Bike checks disrupt Tinkoff-Saxo at the Tour of Austria

Officials enforced bike checks in the final minutes before the start at the Tour of Austria Saturday, creating confusion and frustration among some riders and teams.

The 5.4-kilometre team time trial was the first of nine days of racing in Austria. Team Katusha logged the winning time of 05:45.38, exactly one second ahead of MTN-Qhubeka and five ahead of BMC Racing. Rudi Selig was the first to cross the line for Katusha and so took the first yellow jersey.

However there was anger and disappointment after the race. According to a press release from Tinkoff-Saxo, teams started in two-minute intervals, while it is customary to have at least three minutes between starts during a team time trial. Bike checks by UCI race officials are usual done several hours before the event but this time they were done as the teams arrived at the start ramp, with delay with one team going on to affect the other teams. Tinkoff-Saxo was the worst hit when half of their team were delayed 15 seconds, while BMC Racing team was forced to start without Peter Velits, the Slovakian national time trial champion.

“We’ve complained to the organizers, as all our riders were on site and present as required,” explained Nicki Sørensen, team director of Tinkoff-Saxo in the team statement. “It’s a costly mistake and it’s a shame, as we are here to compete for a top spot in the general classification.”

The squad finished in last place out of 20 teams, 27-seconds down from Katusha. “One rider from BMC was delayed, so as a result, the controls of our bikes started less than two minutes before the scheduled start,” Sørensen added.

Four members of their squad were held back, including Kiserlovski, their GC captain. The team expects to receive a verdict on their complaint Sunday. “We will have to wait and see what the result of the complaint will be and if we are compensated in any way,” Sørensen said.

BMC Racing also had problems as Peter Velits was held from starting when his saddle height was ruled illegal. Velits was looking forward to making his return to racing following a long and slow recovery from having surgery on his left leg in early April.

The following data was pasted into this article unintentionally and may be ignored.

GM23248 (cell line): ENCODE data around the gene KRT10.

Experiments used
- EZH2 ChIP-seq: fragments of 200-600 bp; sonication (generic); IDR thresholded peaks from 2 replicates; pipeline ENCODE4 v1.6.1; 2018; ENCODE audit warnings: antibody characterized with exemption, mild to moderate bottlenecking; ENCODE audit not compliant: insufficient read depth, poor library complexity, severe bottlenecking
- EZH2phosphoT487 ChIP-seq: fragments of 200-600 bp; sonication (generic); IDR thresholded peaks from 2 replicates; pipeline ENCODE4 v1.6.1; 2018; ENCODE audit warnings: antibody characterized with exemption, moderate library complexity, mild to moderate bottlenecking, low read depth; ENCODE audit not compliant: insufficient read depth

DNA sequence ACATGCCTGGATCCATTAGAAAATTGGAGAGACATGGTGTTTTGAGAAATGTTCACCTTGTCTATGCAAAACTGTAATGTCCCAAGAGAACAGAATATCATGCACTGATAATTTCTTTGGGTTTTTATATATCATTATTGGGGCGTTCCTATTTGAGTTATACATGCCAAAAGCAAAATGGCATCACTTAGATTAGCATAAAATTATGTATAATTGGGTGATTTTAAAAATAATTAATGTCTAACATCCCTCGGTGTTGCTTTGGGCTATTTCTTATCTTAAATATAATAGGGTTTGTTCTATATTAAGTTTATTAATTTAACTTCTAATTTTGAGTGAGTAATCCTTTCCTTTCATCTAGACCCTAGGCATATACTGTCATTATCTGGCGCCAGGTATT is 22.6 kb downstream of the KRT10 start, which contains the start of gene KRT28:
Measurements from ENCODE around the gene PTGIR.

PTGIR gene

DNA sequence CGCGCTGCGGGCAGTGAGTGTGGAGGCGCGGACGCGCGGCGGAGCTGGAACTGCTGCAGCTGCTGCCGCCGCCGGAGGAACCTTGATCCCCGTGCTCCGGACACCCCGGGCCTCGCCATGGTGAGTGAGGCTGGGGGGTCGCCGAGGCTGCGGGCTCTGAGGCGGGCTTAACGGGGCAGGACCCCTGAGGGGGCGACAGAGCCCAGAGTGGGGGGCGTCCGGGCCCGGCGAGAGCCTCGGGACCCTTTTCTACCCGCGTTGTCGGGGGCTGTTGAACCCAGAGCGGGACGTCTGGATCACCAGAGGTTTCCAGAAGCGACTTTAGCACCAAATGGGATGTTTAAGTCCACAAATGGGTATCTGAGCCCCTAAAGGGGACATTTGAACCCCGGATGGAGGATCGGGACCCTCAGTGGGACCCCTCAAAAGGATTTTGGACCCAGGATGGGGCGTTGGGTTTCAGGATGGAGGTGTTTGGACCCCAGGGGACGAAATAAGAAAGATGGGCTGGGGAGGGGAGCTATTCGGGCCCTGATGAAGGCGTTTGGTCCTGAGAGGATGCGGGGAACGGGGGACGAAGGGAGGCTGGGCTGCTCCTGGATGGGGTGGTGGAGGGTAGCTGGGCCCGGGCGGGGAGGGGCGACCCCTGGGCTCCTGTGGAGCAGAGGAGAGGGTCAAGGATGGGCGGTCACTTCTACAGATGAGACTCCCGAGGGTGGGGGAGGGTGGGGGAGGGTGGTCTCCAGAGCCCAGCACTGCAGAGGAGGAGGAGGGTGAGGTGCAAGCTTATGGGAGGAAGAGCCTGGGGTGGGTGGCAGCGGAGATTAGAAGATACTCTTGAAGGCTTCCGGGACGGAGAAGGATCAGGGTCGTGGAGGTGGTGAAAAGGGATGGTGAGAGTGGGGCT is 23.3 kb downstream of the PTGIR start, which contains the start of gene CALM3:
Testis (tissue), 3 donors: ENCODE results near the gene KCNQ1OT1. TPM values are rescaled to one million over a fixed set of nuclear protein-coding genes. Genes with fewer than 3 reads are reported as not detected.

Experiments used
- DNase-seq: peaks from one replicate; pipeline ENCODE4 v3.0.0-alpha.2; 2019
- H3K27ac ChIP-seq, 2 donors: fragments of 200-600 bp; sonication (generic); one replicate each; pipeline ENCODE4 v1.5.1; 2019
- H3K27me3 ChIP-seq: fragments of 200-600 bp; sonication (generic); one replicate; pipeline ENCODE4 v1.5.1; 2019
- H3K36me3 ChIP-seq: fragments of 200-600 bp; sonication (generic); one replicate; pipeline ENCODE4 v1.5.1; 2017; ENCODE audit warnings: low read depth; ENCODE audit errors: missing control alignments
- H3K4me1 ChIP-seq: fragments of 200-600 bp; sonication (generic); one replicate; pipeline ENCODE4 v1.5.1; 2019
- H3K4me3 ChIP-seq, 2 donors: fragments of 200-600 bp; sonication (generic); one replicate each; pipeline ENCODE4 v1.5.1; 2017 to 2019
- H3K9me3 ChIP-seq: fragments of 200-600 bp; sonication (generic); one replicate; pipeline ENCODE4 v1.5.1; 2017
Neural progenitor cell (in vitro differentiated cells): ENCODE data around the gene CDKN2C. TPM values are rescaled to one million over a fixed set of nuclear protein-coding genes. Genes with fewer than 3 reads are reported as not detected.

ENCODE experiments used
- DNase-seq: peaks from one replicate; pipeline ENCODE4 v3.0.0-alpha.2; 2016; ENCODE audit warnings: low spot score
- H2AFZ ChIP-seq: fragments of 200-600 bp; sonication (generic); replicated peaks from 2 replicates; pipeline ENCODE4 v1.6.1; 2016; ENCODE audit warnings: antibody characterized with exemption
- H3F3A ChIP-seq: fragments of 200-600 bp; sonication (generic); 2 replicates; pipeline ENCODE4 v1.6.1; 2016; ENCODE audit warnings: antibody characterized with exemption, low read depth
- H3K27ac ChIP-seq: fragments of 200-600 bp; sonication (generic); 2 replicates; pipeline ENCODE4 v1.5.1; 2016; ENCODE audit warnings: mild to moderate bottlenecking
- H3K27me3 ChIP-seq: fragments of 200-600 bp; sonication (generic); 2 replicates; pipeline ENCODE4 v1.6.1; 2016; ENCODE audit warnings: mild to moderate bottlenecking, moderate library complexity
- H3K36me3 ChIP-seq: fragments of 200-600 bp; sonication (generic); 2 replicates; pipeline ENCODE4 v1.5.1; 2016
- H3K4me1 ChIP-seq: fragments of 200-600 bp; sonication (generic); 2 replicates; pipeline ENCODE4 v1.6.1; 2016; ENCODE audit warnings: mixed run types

"The saddle of Peter was 0.3 millimetres out of the level," Valerio Piva said, BMC Racing team sport director said. "They usually do not check the road bikes before a race like this and they did not have a jig to measure the bikes. Without this problem, I think we would have been fighting for the victory."

The UCI states that organisers of competitions recognized by the UCI, including time trials, are required to provide the commissaires with a proper measuring jig for bicycles that meet certain regulations as listed by the UCI on their website. While organizers are allowed to build their own, the UCI is working upon having some already approved for direct order. There is no specified time regulations listed for before a time trial however, when these measurements should take place.

As a result, BMC was scrambling to get into position less than 30 seconds before their start time due to the delay. “We did a good job of refocusing once we were out there,” Brent Bookwalter stated. “"But there was still some confusion of how many riders we had and it took a minute to re-position. I felt like we finished very strong. But in such a short race, it's hard to pull back any time once we are a couple seconds back."

Meanwhile, Tinkoff-Saxo remains determined to do their best despite the trouble at the start. “The team has put in a lot of effort and preparation to come here to Tour of Austria well prepared and as a serious contender in the race,” Sørensen concluded. “We will look ahead and do our best as we always do on the stages to come.”

Racing at the Tour of Austria continues Sunday with a 206.6 km stage from Mörbisch to Scheibbs.

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